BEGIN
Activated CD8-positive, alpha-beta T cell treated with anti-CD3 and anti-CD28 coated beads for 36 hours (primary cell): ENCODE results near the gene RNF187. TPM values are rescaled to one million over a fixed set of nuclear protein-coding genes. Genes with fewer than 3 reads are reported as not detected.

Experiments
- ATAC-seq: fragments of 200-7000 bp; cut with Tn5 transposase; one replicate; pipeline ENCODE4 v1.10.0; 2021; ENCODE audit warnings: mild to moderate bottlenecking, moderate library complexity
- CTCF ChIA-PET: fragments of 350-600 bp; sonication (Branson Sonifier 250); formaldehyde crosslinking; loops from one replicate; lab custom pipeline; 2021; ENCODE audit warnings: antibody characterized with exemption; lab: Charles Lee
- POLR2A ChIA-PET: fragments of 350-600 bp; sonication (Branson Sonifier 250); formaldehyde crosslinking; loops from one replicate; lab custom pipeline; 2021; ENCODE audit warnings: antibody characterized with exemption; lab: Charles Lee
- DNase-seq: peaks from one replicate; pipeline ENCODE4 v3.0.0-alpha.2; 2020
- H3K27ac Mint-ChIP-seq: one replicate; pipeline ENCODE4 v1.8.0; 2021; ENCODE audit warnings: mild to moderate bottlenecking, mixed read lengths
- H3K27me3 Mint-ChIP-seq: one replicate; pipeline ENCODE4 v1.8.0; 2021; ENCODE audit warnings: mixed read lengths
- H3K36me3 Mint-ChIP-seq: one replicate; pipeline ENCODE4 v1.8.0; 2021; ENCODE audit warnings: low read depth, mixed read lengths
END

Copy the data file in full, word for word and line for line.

Activated CD8-positive, alpha-beta T cell treated with anti-CD3 and anti-CD28 coated beads for 36 hours (primary cell): ENCODE results near the gene RNF187. TPM values are rescaled to one million over a fixed set of nuclear protein-coding genes. Genes with fewer than 3 reads are reported as not detected.

Experiments
- ATAC-seq: fragments of 200-7000 bp; cut with Tn5 transposase; one replicate; pipeline ENCODE4 v1.10.0; 2021; ENCODE audit warnings: mild to moderate bottlenecking, moderate library complexity
- CTCF ChIA-PET: fragments of 350-600 bp; sonication (Branson Sonifier 250); formaldehyde crosslinking; loops from one replicate; lab custom pipeline; 2021; ENCODE audit warnings: antibody characterized with exemption; lab: Charles Lee
- POLR2A ChIA-PET: fragments of 350-600 bp; sonication (Branson Sonifier 250); formaldehyde crosslinking; loops from one replicate; lab custom pipeline; 2021; ENCODE audit warnings: antibody characterized with exemption; lab: Charles Lee
- DNase-seq: peaks from one replicate; pipeline ENCODE4 v3.0.0-alpha.2; 2020
- H3K27ac Mint-ChIP-seq: one replicate; pipeline ENCODE4 v1.8.0; 2021; ENCODE audit warnings: mild to moderate bottlenecking, mixed read lengths
- H3K27me3 Mint-ChIP-seq: one replicate; pipeline ENCODE4 v1.8.0; 2021; ENCODE audit warnings: mixed read lengths
- H3K36me3 Mint-ChIP-seq: one replicate; pipeline ENCODE4 v1.8.0; 2021; ENCODE audit warnings: low read depth, mixed read lengths